But the housewife will have to pay much more than £20 million as the result of this increase, because whenever the Ministry of Food increase the retail price of milk they increase the price of milk under the National Milk schemes and the milk-in-schools scheme, which means that the Treasury themselves have to pay more for the milk. It is for that 'reason that, from a purely Treasury point of view, milk is not considered a good foodstuff to suffer a price increase.
It is quite clear that the reason for the increase is in order to reduce consumption. That is the main objective of this price increase. When we debated the earlier price increase imposed on 1st December, I pointed out that when we had a price increase in the time of the last Government we carefully calculated what the effect on consumption would be, and the Parliamentary Secretary himself explained to the House that we had been quite right in anticipating that there would be no reduction in consumption; in fact, there was an increase.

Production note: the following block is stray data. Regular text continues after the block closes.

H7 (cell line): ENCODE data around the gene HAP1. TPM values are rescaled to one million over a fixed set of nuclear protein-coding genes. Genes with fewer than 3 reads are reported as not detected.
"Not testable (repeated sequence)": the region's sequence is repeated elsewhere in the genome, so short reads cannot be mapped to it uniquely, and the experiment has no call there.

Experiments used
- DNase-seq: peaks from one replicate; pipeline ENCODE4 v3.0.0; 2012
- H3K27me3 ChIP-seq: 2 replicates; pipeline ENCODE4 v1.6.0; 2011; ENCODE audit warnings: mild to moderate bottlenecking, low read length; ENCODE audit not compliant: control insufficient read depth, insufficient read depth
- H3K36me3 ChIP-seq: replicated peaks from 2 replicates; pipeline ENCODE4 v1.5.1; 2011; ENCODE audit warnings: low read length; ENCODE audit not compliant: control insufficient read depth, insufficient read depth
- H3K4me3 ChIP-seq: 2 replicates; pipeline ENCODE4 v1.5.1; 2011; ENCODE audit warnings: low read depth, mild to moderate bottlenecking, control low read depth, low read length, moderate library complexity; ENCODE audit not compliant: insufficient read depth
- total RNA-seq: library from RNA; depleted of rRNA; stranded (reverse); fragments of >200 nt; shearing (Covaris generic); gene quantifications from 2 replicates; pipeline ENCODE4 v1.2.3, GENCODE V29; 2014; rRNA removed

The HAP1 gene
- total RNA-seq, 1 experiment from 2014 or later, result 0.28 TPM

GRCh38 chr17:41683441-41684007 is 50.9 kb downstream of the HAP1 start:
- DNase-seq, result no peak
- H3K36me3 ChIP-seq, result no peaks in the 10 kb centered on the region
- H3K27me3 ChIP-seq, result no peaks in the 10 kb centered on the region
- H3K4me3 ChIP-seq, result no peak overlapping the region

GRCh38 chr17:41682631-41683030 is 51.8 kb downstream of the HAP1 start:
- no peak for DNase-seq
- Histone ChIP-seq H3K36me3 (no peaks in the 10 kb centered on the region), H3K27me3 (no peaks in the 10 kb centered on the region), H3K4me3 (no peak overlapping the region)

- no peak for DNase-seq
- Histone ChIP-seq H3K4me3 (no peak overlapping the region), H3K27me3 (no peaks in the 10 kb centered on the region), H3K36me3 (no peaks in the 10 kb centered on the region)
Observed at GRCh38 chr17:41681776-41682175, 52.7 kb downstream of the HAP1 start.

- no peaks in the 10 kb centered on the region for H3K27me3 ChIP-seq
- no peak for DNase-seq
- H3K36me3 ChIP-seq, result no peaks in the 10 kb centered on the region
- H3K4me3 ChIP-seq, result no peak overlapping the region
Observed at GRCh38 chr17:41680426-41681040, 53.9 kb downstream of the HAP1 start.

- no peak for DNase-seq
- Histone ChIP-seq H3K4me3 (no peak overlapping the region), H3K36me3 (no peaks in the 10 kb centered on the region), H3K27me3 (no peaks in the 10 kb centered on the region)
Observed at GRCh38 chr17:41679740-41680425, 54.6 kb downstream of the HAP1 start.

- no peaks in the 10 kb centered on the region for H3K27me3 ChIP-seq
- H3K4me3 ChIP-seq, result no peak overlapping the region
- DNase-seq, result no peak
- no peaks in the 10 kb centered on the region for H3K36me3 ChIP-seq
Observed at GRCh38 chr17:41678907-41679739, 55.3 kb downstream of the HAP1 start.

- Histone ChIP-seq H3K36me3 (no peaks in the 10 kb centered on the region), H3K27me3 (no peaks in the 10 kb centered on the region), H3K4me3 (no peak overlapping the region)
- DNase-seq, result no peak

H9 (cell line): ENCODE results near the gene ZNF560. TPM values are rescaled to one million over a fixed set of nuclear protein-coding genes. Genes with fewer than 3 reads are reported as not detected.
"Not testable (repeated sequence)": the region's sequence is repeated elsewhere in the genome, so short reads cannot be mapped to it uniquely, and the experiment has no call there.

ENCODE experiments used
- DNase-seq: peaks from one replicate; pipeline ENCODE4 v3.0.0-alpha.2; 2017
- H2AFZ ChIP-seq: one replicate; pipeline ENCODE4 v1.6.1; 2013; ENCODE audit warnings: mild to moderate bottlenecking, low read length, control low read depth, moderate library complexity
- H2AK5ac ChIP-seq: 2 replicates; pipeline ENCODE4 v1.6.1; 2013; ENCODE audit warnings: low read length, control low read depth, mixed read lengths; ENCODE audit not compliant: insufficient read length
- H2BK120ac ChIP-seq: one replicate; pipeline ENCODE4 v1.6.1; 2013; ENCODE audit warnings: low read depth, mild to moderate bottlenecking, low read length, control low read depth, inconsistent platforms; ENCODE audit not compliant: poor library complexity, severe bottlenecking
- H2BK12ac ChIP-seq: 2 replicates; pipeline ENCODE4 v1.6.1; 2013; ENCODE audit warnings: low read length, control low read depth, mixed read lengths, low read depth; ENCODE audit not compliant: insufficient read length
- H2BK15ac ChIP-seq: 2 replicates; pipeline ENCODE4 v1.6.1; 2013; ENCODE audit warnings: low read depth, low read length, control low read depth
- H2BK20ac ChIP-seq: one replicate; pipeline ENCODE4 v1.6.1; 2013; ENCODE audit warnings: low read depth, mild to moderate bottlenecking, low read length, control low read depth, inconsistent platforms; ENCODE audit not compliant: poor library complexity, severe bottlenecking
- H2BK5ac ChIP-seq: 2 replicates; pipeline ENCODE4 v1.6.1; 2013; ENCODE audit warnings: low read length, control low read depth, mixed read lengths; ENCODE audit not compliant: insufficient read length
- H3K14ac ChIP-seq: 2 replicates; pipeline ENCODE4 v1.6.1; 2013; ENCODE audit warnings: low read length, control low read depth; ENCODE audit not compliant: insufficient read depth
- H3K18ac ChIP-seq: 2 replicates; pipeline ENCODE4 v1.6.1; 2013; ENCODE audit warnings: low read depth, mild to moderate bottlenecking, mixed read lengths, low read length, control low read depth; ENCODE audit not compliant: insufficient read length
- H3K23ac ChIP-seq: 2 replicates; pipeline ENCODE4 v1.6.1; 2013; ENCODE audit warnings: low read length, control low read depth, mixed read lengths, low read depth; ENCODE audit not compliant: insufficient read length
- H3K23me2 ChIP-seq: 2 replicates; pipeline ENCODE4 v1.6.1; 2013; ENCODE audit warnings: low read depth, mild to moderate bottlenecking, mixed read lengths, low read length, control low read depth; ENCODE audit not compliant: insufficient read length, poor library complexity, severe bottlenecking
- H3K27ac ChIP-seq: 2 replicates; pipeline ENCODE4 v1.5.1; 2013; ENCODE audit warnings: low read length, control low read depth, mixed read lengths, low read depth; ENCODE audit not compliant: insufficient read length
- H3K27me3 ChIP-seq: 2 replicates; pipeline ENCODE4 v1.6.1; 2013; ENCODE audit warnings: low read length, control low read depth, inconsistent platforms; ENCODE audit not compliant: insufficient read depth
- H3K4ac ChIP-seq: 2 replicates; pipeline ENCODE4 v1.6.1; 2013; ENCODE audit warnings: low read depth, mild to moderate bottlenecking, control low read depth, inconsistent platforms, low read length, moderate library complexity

However, when the Minister of Food imposed the increase on 1st December we then argued—and I maintain that we were backed by the experts—that there would be a decrease in consumption as a result of the increase in the price of milk. I pointed out that there had been a fall in consumption in December and January, and the Parliamentary Secretary said that all he could say was that he conceded there had been a decrease in December and in January, but regarding February, of which we had not then the figures, he said there would be "a substantial increase." In fact, he quantified that increase later on by saying that it would be an increase of 2·7 per cent. He was so certain he was right that he said he would be "very unhappy about it if it had resulted in a reduction in the consumption of milk."